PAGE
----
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Soundoff May 16, 2013
 

Soundoff May 16, 2013

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Soundoff! May 16, 2013

Soundoff! May 16, 2013

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    Soundoff May 16, 2013 Soundoff May 16, 2013 Document Transcript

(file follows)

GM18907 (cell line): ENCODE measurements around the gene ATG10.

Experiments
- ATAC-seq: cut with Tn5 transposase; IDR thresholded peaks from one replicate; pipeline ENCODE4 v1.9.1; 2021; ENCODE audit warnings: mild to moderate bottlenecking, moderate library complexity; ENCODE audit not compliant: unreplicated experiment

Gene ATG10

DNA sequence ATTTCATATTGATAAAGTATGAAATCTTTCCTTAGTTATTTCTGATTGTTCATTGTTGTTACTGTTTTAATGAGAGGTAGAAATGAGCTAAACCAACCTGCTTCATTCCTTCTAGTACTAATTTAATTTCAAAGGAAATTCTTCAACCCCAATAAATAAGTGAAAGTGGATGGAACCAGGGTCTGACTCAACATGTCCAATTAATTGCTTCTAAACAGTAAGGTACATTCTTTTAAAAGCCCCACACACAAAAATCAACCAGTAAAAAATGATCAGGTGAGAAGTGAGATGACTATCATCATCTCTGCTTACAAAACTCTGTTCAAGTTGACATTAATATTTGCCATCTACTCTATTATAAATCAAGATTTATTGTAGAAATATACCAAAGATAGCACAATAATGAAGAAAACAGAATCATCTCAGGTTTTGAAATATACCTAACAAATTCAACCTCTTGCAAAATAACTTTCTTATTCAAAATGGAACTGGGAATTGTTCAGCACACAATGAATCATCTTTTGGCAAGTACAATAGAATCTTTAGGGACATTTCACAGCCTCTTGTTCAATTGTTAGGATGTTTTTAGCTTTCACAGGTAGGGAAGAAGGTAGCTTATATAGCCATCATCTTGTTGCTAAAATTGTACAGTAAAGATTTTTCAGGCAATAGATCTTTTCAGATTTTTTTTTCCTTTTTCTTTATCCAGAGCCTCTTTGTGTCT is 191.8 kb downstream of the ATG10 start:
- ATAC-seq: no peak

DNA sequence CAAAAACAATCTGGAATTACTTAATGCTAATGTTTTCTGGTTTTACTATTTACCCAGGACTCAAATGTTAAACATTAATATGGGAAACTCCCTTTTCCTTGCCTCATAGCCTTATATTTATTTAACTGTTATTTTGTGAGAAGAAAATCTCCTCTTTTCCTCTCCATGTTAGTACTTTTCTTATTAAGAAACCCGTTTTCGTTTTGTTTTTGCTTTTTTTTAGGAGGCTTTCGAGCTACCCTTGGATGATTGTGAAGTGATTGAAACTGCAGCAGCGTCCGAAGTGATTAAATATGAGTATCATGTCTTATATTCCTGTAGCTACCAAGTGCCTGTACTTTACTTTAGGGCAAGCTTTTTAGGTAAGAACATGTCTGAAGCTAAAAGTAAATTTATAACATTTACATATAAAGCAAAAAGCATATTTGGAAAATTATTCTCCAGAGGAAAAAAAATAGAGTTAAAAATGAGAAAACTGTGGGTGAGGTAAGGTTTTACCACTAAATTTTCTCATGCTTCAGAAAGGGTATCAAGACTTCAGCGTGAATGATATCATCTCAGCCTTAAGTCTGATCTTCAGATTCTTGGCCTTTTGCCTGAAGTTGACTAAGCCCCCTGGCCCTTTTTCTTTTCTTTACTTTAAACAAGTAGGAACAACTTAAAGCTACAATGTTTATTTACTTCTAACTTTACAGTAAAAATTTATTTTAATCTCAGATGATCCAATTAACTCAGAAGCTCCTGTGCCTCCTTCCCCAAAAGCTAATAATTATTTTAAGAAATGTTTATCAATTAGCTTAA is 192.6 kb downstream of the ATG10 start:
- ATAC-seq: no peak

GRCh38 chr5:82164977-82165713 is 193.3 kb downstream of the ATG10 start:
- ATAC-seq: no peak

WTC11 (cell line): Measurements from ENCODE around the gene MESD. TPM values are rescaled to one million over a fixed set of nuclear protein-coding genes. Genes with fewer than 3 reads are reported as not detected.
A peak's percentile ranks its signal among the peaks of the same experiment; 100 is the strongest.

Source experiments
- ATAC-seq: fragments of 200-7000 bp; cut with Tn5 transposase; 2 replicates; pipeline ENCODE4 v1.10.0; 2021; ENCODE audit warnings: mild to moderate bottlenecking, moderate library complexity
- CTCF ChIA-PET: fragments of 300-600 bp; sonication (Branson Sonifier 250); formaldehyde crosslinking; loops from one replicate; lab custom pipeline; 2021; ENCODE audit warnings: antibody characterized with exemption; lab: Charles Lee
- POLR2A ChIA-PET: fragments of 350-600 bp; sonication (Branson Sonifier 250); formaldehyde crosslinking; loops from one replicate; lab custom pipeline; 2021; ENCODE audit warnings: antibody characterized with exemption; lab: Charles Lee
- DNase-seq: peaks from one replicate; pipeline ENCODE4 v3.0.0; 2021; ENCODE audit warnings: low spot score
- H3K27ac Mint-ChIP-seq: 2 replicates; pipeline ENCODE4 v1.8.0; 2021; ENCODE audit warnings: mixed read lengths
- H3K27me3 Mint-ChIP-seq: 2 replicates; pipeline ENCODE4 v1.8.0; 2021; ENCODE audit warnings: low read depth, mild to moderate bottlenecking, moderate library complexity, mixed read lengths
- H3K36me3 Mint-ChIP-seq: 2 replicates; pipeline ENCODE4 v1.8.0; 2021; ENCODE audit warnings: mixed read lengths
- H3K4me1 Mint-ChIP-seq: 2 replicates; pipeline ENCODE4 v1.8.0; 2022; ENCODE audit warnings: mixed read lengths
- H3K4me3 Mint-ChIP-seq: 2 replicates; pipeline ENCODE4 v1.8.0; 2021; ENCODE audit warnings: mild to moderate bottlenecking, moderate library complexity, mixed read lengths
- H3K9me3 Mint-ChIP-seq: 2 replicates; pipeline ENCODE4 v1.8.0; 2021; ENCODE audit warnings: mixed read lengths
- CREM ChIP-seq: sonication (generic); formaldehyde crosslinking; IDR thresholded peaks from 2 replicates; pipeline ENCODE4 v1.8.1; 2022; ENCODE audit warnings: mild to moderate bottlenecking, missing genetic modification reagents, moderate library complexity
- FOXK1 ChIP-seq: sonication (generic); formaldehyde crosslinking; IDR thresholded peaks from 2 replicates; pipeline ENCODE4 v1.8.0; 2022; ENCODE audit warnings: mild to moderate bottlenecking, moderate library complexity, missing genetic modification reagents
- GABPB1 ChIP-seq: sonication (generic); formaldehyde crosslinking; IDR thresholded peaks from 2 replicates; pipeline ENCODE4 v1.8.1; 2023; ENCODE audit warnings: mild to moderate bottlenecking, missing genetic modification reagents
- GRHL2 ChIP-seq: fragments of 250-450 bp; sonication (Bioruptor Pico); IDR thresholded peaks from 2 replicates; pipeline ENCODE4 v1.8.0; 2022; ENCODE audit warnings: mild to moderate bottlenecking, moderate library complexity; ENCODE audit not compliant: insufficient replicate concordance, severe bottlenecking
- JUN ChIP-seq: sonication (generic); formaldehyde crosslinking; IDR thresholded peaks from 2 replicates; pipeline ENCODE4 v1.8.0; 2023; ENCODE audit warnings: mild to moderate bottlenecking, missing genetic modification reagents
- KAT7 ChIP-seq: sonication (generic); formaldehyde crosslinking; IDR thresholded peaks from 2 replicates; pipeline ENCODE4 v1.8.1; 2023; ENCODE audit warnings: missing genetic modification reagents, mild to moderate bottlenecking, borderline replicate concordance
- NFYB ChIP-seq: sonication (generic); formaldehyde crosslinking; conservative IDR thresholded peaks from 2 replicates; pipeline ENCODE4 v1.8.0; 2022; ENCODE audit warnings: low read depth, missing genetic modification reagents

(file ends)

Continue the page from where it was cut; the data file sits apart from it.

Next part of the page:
• excellenceDoD honors topcommunicatorswith awardspage 3UPCOMING EVENTSToday, 9 a.m.-1 p.m.: Technology Expo - Club MeadeSaturday, 8 a.m.: Patriot Pride 5K - Murphy Field HouseSunday, 2:30 p.m.: Massing of the Colors/Memorial Day Remembrance -The PavilionMay 23, 10 a.m.-1 p.m.: Safety,Wellness and Resiliency Expo - The PavilionMay 31, 4:30-6:30 p.m.: Right Arm Night - Club MeadeAlohaMeade celebratesAsian American PacificIslander Heritage Monthpage 10Soundoff!´vol. 65 no. 19 Published in the interest of the Fort Meade community May 16, 2013primarycolorsFort Meade and the Military Order of the World Wars will host a Memorial Day Remembrance and the 27th Annual Massing of the Colors on Sunday at 2:30 p.m. at the Fort MeadePavilion, located at Llewellyn Avenue and Route 175. The guest speaker is Maj. Gen. Michael S. Linnington, commander, Joint Force Headquarters National Capital Region and MilitaryDistrict of Washington. The event will feature the Armed Forces Color Guard and the U.S. Army Old Guard Fife & Drum Corps. The U.S. Army Field Band will perform patriotic music.This event is a tribute to honor veterans from all wars who made the ultimate sacrifice in their service. It combines the colors and color guards of active and reserve componentand National Guard military units, veterans service organizations, and various civic and patriotic organizations. The public is invited. See Page 2 for more details.